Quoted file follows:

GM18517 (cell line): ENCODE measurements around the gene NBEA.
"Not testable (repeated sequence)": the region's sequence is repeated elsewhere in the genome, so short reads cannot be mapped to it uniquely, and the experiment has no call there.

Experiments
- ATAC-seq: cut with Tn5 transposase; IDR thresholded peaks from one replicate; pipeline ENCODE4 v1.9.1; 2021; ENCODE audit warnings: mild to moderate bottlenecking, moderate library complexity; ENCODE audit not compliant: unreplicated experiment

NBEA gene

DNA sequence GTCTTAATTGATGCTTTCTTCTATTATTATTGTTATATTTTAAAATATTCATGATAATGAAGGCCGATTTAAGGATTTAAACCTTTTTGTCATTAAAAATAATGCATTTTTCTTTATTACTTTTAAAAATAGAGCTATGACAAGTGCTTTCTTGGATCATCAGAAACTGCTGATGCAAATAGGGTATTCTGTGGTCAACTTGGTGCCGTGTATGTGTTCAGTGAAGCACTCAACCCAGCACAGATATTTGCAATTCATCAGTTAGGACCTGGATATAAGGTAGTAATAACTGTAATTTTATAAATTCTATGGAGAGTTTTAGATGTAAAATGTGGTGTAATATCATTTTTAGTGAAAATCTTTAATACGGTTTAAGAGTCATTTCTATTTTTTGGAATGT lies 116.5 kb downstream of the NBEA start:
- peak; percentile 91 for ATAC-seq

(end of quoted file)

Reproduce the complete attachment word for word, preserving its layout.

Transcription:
GM18517 (cell line): ENCODE measurements around the gene NBEA.
"Not testable (repeated sequence)": the region's sequence is repeated elsewhere in the genome, so short reads cannot be mapped to it uniquely, and the experiment has no call there.

Experiments
- ATAC-seq: cut with Tn5 transposase; IDR thresholded peaks from one replicate; pipeline ENCODE4 v1.9.1; 2021; ENCODE audit warnings: mild to moderate bottlenecking, moderate library complexity; ENCODE audit not compliant: unreplicated experiment

NBEA gene

DNA sequence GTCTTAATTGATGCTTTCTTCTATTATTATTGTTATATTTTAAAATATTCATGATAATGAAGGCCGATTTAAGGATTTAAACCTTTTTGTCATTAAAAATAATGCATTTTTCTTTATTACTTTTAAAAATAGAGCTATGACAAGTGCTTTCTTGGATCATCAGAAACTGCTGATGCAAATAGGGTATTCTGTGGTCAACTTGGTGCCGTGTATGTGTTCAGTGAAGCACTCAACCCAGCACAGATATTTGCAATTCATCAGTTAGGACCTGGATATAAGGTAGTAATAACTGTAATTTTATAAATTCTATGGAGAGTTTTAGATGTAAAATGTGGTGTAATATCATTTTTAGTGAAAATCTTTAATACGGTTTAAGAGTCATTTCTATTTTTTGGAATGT lies 116.5 kb downstream of the NBEA start:
- peak; percentile 91 for ATAC-seq